This post is adapted from the first webinar in our series on distance education for teachers affected by COVID-19. Join our lead educators each week to discuss strategies for delivering quality teaching during this challenging time.
Teachers are used to dealing with the unpredictable, but the transition to distance teaching marks the beginning of a new and daunting stage in our careers.
Here are our first, key pieces of advice for those who are just beginning to embark on this unprecedented journey.
Start small and take it slow
You don’t have to get everything right within the first week.
Fail fast, fail early, and fail often.
Only by experimenting with different instructional strategies will you find the one that works for you and your students.
Keep sustainability in mind when you’re figuring out what works. No one knows how long school closures will last, so don’t overcommit to instructional strategies that require unrealistic investments of time and resources.
Model the adjustment process for your students
Remind your students that you are on a learning journey together. It’s as new for you as it is for them, which is why you are the best model for your students. If you remain calm and experiment without fear, they will do the same.
Be sensitive to parents’ needs
a simple parent support package that contains:
- Tips on accessing and using online resources
- Goals and expectations for student home learning
- Suggested activities that parents can use to support home learning.
You can find a full list of parent-directed projects for home learning here, as well as household learning activities here.
Remember that stressed and busy parents will not be able to deliver fully fledged lessons, so keep your expectations for their involvement achievable and sustainable.
Make sure that you are as aware as you can be of individual family circumstances too. You’ll need to know if students don’t have reliable access to the internet or an adult who can offer regular supervision.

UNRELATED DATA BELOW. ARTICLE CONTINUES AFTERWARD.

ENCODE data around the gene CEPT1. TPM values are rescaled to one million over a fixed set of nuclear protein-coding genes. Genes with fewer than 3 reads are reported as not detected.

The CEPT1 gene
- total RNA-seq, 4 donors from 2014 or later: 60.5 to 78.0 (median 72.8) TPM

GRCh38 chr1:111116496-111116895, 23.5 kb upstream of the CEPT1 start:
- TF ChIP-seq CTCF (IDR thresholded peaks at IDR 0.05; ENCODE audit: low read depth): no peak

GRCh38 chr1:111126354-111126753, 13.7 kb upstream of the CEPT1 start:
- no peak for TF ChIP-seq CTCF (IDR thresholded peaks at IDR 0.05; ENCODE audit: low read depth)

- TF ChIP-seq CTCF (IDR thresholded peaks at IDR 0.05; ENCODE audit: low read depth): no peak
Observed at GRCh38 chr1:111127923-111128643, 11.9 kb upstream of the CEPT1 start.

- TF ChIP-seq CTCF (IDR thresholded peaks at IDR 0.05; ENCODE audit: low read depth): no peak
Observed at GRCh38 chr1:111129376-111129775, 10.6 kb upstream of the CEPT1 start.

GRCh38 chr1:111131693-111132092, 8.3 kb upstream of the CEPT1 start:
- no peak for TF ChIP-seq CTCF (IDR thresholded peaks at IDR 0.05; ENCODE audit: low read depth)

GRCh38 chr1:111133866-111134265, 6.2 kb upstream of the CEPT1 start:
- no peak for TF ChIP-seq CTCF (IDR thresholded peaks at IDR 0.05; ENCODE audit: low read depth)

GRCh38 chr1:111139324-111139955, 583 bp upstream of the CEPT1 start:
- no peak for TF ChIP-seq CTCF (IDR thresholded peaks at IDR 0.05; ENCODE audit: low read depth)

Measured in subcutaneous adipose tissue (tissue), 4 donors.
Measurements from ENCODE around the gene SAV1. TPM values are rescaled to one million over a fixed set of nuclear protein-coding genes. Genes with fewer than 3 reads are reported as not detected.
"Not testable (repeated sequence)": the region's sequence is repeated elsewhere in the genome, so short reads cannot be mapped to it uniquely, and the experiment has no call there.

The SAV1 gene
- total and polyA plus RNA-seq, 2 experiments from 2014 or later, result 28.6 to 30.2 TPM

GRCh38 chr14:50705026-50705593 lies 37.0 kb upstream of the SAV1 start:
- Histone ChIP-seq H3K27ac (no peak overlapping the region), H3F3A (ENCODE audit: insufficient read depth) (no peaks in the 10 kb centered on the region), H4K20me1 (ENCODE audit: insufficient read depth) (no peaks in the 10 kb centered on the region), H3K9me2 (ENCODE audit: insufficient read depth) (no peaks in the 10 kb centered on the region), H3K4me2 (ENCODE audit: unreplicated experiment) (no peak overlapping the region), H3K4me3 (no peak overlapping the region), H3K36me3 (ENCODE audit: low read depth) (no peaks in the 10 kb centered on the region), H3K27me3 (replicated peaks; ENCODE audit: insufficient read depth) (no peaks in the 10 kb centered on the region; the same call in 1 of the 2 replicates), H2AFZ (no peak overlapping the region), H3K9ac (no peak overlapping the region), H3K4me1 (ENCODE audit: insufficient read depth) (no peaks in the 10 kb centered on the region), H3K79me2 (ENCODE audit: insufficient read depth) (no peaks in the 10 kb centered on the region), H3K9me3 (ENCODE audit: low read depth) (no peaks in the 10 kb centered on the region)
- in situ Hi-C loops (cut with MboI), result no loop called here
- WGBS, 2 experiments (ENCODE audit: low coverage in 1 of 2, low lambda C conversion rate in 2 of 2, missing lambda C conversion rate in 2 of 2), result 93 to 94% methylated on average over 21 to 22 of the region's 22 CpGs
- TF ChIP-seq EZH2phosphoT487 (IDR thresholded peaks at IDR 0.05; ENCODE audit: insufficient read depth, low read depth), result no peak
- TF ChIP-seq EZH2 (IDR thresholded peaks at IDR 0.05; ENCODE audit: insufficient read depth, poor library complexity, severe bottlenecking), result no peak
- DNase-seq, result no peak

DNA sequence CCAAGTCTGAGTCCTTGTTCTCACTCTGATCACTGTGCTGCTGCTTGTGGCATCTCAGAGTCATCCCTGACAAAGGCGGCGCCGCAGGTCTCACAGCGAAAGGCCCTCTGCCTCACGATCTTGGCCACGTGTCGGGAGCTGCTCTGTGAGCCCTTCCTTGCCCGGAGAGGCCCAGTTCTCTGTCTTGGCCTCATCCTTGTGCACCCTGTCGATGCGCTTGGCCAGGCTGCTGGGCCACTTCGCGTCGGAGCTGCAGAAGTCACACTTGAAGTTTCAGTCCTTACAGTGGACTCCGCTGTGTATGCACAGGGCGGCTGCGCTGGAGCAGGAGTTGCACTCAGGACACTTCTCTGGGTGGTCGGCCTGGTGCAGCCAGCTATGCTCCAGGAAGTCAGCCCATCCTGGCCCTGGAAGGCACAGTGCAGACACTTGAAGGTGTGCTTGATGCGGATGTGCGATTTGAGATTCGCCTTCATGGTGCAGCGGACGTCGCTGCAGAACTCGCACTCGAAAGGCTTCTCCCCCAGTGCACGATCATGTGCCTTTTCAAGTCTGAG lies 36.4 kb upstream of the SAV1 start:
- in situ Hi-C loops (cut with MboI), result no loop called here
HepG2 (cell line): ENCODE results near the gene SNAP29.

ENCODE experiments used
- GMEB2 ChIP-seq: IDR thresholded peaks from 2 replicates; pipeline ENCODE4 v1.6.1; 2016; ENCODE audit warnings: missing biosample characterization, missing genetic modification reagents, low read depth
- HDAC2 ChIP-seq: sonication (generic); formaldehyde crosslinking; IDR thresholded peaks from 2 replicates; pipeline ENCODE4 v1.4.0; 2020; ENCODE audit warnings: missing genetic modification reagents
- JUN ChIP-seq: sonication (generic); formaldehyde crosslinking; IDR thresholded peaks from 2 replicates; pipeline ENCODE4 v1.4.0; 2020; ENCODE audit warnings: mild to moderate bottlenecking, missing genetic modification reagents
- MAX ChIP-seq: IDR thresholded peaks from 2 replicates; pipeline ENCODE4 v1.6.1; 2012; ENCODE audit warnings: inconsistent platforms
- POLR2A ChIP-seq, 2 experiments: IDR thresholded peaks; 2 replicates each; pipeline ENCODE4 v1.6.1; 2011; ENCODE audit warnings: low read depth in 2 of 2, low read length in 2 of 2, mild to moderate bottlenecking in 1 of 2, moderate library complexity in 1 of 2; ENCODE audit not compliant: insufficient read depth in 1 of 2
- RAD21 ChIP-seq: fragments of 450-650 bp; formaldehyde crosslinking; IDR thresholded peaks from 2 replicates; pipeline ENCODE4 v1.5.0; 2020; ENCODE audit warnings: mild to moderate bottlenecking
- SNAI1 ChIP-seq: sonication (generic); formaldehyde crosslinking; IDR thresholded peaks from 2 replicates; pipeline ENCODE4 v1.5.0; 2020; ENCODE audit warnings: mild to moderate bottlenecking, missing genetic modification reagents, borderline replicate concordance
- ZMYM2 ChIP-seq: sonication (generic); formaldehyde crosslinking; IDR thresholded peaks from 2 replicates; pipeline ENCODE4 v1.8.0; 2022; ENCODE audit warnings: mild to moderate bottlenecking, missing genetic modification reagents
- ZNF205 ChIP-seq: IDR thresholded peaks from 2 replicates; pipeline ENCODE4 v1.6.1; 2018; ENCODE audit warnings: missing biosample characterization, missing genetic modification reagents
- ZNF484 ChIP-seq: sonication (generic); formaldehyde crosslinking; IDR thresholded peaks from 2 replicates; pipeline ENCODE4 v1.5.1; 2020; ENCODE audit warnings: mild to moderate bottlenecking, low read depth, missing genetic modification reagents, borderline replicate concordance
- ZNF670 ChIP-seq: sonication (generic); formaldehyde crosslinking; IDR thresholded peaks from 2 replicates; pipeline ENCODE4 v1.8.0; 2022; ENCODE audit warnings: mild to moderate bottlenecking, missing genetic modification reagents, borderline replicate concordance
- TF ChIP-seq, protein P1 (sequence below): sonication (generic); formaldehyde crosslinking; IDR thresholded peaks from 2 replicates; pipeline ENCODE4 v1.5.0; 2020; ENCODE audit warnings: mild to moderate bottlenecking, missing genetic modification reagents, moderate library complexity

Provide regular feedback
Feedback should remain as integral in the distance education space as it is in a face-to-face context. Without it, students have nothing to inform their future progress.
Team your own feedback with peer feedback and shared self-reflection activities. It will give your students another opportunity to check in and maintain the social relationships they need during this potentially isolating time. Parents can also provide valuable feedback to their child when supervising home-learning activities.
Encourage your students to work with technology themselves
Everyone can get involved with posting content online. Your students can video self-reflections or home activities, create podcasts, or maintain a class blog. Doing so empowers them to own the learning journey, and it also takes the pressure off you.
Find a communication strategy that works for everyone
The two communicative options you have are:
- Synchronous: live communications that take place in real time (e.g. a video call using Skype, Zoom, or Teams).
- Asynchronous: communications that take place across different times (e.g. email, discussion boards, messages)
Both have their pros and cons.
Synchronous methods allow you to replicate the live atmosphere of a normal classroom, but all students need to be available at the same time and with reliable technological access.
Asynchronous methods don’t have the live factor, but they allow students to revisit material at their own pace.
Trial a variety of different strategies to see what works.
Maintain connections with your students
In a time of high anxiety and uncertainty, your relationship with your students must to come above all else. Don’t disappear behind impersonal instructions and messages.
Here are some things you can do:
- Record a short video of yourself each day to post online. You might read a chapter of a book, set a question for the day that students can post answers to, or just say hello.
- Set lessons via Skype or Zoom. It doesn’t have to be regular, but you could find a common time once a week that suits most of your class and record it for those who can’t attend.
- Include personal anecdotes and self-disclosure in your messages and feedback.
Don’t forget about your colleagues
Maintain relationships with your colleagues too. Schedule a virtual coffee break to share advice, struggles and success stories together —
Go easy on yourself
Our new normal probably feels like chaos at this point. And that’s OK. Take it slowly, explore what works and make mistakes like the best learners do. Remember — doing our best is enough.